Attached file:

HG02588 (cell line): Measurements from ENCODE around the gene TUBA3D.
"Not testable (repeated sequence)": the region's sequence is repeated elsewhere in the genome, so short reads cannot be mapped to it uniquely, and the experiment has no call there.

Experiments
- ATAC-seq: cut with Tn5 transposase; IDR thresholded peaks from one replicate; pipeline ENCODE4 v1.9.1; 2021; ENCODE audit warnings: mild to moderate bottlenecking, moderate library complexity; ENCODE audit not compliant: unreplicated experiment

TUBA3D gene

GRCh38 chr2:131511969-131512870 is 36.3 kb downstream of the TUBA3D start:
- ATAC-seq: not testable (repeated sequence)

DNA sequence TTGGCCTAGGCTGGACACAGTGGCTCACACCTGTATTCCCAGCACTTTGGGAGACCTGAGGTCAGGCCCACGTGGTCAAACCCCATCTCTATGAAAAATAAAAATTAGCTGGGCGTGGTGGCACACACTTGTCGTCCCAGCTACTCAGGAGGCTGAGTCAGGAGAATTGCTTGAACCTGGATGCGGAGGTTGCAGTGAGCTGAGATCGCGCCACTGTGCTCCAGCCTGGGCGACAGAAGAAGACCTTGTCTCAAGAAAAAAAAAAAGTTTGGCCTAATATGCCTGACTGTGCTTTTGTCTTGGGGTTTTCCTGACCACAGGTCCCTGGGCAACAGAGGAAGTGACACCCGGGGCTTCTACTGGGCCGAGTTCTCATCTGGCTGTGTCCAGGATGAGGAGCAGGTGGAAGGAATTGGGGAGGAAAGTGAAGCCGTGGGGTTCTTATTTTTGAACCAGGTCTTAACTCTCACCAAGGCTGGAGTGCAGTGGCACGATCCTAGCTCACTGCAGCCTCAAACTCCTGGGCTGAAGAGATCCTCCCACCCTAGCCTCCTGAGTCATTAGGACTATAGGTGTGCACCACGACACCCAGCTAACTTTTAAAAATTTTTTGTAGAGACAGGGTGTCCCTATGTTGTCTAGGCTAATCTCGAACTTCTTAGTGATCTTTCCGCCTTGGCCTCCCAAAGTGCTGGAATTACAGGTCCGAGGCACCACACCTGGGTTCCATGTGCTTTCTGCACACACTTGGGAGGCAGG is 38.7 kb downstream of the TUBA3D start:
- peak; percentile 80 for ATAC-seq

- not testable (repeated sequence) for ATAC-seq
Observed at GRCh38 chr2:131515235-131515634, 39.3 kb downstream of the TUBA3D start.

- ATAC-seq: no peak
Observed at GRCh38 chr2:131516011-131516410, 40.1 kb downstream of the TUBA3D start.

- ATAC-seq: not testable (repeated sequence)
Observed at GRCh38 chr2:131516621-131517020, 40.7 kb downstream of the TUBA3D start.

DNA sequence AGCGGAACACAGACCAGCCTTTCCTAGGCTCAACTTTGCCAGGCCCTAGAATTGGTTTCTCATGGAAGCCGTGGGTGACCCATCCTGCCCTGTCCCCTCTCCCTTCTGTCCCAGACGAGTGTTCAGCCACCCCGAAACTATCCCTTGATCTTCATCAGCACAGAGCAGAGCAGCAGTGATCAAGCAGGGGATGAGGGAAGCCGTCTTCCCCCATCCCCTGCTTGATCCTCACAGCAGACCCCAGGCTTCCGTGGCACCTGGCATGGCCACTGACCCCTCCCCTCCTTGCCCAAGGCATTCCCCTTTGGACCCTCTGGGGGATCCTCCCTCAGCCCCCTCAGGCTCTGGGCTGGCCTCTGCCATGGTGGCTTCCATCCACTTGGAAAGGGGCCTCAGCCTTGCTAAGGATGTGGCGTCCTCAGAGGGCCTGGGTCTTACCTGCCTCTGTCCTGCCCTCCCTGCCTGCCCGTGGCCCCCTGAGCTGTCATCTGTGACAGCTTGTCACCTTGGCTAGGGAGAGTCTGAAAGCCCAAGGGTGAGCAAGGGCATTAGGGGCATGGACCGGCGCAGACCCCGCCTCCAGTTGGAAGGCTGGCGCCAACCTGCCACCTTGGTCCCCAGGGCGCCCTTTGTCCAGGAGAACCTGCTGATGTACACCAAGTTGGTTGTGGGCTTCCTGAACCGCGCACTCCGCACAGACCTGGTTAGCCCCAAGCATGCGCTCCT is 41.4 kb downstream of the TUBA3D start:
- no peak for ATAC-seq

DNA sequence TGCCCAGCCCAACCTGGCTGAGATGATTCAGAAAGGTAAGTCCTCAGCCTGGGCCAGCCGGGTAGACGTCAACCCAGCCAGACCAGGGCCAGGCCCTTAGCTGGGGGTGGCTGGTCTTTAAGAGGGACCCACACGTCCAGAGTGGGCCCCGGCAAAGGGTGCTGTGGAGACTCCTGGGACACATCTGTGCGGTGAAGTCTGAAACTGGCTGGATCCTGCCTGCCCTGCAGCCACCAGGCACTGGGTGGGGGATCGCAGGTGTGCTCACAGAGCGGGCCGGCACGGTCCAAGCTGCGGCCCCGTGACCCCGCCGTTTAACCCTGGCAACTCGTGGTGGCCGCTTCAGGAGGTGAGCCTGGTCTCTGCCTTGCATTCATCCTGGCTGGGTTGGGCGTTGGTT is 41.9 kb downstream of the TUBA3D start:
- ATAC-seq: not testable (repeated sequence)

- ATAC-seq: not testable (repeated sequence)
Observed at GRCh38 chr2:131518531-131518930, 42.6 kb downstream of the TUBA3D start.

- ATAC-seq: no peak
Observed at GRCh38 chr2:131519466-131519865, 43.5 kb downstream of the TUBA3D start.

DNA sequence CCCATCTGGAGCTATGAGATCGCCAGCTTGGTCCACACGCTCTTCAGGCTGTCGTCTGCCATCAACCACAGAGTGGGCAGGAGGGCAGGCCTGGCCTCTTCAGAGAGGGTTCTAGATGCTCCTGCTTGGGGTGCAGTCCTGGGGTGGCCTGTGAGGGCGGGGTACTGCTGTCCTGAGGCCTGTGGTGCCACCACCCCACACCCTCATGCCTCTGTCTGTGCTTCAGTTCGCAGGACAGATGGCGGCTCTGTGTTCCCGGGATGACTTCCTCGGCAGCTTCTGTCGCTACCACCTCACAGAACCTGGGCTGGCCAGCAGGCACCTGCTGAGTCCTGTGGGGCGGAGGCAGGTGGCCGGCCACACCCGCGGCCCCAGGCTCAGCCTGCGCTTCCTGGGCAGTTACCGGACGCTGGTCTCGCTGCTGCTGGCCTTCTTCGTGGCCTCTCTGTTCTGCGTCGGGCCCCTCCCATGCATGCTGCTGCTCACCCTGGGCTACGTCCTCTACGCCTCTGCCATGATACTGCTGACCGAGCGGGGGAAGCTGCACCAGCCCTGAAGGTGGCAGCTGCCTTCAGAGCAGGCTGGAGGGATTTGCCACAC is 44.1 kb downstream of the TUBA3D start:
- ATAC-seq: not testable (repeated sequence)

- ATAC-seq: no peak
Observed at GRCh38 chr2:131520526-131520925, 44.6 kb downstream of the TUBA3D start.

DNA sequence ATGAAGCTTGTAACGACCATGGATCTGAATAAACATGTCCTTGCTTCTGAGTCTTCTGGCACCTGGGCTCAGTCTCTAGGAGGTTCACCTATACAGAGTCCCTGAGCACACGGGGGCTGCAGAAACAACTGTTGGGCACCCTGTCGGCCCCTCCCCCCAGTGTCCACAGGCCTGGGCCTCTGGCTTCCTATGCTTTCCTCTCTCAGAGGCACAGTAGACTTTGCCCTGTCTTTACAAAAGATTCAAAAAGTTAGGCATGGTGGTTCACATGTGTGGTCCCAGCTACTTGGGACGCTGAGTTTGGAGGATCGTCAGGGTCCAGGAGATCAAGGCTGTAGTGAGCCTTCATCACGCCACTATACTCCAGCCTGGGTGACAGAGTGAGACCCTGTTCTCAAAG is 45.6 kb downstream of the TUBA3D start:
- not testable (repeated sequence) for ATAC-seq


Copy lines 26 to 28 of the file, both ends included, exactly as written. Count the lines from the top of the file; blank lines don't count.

- ATAC-seq: no peak
Observed at GRCh38 chr2:131520526-131520925, 44.6 kb downstream of the TUBA3D start.

DNA sequence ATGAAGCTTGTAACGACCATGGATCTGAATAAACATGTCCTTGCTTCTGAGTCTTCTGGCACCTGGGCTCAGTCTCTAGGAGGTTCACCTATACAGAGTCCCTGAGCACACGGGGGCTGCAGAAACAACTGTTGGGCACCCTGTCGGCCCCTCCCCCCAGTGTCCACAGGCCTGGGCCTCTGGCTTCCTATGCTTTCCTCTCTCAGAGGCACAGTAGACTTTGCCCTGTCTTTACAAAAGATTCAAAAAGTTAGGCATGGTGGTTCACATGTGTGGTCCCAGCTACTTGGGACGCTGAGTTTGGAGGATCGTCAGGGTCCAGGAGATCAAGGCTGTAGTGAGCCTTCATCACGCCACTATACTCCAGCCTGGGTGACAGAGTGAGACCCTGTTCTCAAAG is 45.6 kb downstream of the TUBA3D start: